8. Hubertus Festbock

Okay, the Austria thing is becoming a trend – 4 in a row! Today we get a Maibock (sometimes called a Helles Bock). It is  clear light gold with not much of a head and a hint of lacing. In the aroma I detect bread, toast, honey, and melanoidin, as well as some crisper grainy character. Overall not so much sweet as malty. Upfront a quiet breadiness, toast, toffee and honey to the flavour. Graininess comes through as well – some sharp stalk character and other edgy sweetness. The middle finds some bread and toast. The finish is a combination of bready melanoidins and a sharp graininesss. Overall my impression is a decent example of a maibock. The body seems a bit light for the style, but the malt character is dead on. An interesting beer. Not sure I would order multiple of it, but it does have an attraction.

9. Frastanzer S’honig

This beer encapsulates some of the early Advent themes. First, we have another Austrian beer (the box did tell us to expect a lot). Second, some assistance in figuring out what the beer is supposed to be would be helpful. Third, another interesting, provocative beer that I can’t quite decide its value. My guess is that this is a honey beer. It pours hazy gold with a big white head defined by its mountainous top. Aroma is honey, light pilsner malt, some generic floral and earthy backdrops. I get a big floral honey sweetness upfront, some soft grain, and a hard to pin-down earthiness. The finish is quite sweet, almost cloying. I pick up some lemon, and some slight menthol character. It has a waxiness as well. I think the issue here is the base beer might be a bit too light. The honey character is interesting and dominates the overall impression. Another beer that I rather enjoyed, but it just didn’t really stand out for me.

Well, that is the week in review. Another round of seven beer to come next Monday.


12 comments to Advent-ures, Part II

  • i am the man with no name

    Great reviews!

    I think you are off by one, S’honig was day 9 and you skipped day 3.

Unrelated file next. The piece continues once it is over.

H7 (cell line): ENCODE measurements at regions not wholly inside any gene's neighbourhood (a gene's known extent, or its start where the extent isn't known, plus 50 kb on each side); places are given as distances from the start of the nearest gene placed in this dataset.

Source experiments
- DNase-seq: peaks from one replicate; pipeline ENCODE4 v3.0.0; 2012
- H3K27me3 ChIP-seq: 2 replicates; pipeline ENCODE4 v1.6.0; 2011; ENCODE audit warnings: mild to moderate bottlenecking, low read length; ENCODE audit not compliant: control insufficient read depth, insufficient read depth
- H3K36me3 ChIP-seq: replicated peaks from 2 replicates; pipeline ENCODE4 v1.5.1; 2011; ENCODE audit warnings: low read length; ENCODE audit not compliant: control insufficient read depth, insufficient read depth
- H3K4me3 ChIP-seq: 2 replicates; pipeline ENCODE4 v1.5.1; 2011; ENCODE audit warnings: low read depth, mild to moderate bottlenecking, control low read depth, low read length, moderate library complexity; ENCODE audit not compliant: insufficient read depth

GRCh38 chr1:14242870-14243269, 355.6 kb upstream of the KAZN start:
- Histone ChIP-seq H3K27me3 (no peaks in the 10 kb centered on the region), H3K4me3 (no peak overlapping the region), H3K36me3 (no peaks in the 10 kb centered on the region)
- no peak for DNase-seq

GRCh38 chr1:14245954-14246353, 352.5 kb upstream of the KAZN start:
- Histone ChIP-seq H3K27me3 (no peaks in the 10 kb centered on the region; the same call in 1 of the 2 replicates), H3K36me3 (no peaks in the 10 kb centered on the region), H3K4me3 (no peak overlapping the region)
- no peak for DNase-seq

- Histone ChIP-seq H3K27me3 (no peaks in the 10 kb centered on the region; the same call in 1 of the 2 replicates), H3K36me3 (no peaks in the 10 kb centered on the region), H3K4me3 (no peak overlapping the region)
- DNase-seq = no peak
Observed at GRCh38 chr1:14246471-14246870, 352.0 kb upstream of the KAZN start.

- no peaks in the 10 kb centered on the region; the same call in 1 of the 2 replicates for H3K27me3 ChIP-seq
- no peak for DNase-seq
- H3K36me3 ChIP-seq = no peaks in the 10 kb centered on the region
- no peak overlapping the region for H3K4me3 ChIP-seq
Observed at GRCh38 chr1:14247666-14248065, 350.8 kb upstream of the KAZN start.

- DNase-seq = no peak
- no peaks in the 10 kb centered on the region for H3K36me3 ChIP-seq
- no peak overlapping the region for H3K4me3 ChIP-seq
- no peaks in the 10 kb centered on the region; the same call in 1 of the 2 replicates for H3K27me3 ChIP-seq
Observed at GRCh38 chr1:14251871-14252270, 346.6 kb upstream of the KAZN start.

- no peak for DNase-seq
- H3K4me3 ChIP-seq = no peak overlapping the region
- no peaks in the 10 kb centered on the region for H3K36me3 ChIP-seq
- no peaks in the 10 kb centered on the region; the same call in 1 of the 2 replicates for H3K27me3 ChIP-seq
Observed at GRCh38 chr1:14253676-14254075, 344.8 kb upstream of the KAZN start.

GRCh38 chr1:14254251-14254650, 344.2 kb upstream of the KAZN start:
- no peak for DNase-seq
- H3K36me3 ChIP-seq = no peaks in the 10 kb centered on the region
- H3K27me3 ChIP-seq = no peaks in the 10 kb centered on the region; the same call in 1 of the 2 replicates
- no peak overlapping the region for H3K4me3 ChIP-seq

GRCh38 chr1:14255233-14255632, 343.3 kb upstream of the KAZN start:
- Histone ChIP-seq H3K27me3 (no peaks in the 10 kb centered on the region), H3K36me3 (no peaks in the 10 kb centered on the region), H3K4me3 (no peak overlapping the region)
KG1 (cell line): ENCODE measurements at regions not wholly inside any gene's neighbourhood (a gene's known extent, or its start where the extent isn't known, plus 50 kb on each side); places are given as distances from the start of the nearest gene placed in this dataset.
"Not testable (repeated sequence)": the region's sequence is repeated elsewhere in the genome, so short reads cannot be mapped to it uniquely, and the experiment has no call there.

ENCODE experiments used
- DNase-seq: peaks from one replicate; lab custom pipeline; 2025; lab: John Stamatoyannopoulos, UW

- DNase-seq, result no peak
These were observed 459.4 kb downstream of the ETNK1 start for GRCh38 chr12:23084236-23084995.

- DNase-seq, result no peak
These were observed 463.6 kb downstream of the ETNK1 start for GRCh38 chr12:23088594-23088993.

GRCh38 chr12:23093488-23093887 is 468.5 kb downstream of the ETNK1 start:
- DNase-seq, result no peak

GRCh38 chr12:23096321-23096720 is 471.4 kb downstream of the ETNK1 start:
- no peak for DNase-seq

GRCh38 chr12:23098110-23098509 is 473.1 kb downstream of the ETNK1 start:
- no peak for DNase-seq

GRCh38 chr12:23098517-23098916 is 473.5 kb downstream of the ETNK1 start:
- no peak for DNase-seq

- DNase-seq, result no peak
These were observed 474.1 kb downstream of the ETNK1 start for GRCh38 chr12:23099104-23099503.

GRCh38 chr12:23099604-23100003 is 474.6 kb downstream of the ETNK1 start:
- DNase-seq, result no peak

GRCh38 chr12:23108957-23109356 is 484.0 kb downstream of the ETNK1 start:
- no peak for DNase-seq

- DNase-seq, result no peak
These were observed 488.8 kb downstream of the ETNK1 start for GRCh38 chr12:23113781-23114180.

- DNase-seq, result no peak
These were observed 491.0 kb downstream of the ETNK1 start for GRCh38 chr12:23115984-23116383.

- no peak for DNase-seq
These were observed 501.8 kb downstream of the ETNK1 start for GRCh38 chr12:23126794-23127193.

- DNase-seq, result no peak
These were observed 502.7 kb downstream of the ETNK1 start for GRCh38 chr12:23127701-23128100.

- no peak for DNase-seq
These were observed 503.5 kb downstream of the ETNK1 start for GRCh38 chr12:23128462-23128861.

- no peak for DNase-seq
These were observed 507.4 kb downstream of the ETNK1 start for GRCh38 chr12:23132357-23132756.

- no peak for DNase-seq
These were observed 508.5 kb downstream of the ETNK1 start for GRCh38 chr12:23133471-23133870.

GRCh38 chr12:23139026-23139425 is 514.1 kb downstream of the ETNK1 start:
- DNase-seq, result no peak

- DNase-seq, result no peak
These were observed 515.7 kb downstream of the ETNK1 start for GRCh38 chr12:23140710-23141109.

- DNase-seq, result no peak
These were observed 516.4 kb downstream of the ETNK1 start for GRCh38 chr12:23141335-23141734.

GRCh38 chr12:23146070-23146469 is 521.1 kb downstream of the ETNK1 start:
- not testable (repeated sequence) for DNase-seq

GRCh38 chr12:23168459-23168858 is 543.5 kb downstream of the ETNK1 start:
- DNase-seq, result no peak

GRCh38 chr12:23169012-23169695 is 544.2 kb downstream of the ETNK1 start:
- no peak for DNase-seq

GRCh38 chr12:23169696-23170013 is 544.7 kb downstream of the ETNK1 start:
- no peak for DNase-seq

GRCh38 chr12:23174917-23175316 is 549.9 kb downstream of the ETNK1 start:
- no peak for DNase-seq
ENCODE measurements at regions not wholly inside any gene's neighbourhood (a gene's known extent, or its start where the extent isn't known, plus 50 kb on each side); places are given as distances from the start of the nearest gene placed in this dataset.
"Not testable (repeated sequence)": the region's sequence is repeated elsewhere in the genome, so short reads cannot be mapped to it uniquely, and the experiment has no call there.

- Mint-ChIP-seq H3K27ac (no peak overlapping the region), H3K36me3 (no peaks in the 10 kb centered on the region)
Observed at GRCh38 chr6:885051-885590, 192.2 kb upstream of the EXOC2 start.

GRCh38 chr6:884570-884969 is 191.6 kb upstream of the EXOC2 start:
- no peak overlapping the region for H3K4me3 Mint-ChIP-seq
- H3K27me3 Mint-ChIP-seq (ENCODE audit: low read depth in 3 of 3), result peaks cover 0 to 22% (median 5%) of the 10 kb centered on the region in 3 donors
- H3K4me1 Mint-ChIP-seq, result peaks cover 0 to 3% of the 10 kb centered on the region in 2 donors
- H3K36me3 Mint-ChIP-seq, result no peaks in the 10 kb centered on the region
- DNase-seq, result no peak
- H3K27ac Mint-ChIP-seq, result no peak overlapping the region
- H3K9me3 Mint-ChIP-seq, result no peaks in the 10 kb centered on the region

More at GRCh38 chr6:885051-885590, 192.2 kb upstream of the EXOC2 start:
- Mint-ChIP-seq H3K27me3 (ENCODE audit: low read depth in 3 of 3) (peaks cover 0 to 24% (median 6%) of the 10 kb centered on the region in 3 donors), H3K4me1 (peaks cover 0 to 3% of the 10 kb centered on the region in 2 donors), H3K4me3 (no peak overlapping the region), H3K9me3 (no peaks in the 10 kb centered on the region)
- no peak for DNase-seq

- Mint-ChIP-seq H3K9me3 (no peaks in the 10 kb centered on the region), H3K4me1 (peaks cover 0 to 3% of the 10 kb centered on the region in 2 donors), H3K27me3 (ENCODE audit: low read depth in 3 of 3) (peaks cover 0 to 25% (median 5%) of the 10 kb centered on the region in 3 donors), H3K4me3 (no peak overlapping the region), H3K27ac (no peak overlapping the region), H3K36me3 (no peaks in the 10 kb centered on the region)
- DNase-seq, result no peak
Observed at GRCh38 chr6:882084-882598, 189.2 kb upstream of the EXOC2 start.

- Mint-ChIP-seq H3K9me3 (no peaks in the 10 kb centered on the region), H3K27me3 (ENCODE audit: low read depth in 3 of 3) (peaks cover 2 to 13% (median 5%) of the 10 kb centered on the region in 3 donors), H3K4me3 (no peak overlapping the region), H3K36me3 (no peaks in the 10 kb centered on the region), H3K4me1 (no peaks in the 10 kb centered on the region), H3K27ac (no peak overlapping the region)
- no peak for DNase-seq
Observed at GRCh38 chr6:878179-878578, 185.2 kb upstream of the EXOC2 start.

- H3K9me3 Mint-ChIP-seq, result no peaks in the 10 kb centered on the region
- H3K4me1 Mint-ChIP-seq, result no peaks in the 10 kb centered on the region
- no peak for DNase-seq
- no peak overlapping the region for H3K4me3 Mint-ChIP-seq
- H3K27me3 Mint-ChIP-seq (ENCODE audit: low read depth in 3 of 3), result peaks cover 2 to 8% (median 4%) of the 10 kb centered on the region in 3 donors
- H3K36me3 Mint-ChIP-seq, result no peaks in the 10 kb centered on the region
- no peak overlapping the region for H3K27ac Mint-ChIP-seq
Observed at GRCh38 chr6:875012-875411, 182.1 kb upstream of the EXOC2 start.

• beerguy

      Sorry, that was just a numbering error (I think some weird auto-numbering snafu). Thanks for the catch.

      I have edited the post to correct the numbers – it should all be in alignment now.

  • Chris

    Check out the Craft Beer Advent Calendar Facebook page each day for the descriptions you yearn for. Also, you say you googled for 10 minutes and couldn’t figure out what Whisky Malt meant. A quick visit to Eggenberg website and you would have found out that Nessie is brewed with four-row winter barley grown in Scotland instead of the usual two-row summer barley.

    • beerguy


      Thanks for the Facebook tip. Alas, I am not on Facebook, so that is not an option for me. Which suggests my point stands – a beer fan shouldn’t have to go searching for basic information about the beer they are drinking.

      As for the Whisky Malt, I did find that reference, but to be frank that does not explain it. Four-row winter barley does not explain the use of the term “whisky malt”. Maybe they meant it to equate, but I, honestly, don’t buy it. If it is real, I could have found a site outside their website that explained it. Who malted it? Why is it connected to whisky (even mis-spelled)? I didn’t mention their website because – as a rule – I try to find outside sources for information of this nature. The Oxford Guide to Beer makes no mention, either, BTW. So, in my opinion the mystery still stands until I find a third party source. Maybe someone has found it, but I haven’t.


  • Sam

    Re: De Molen labels – you mean the really classy, spare designs with the nice 18th-century font? I like those! 🙂

  • Thought Whisky malt was the same as smoked malt just smoked over peat opposed to wood. They use the similar malt in Unibroue’s Raftman.

    • beerguy


      Indeed that is possible. I did find references to malt smoked over peat, but not from sources that I trust completely enough to resolve the question.

      Hopefully the very intelligent readers of this site will clarify things.


  • What is to clarify took me all of five seconds to find sure there are bags of this kicking around Alley Kat.

    • beerguy

      You may misunderstand me, Mike. I know all about peated malt – what I am trying to figure out is if peated malt and “whisky malt” are the same thing. I haven’t found a reliable resource that demonstrates to me that they are.

  • Whisky malt is the same two row they use in beer, peated or in this case translating German to English whisky malt is two row that has been smoked over malt. I have talked to Scottish distillers about this. I also have a whole funny speal about this that drives whisky people crazy that will get published some day.

    Brian and Chase will give you the definitive answer if you have any more questions after all they both are Heriot Watt grads.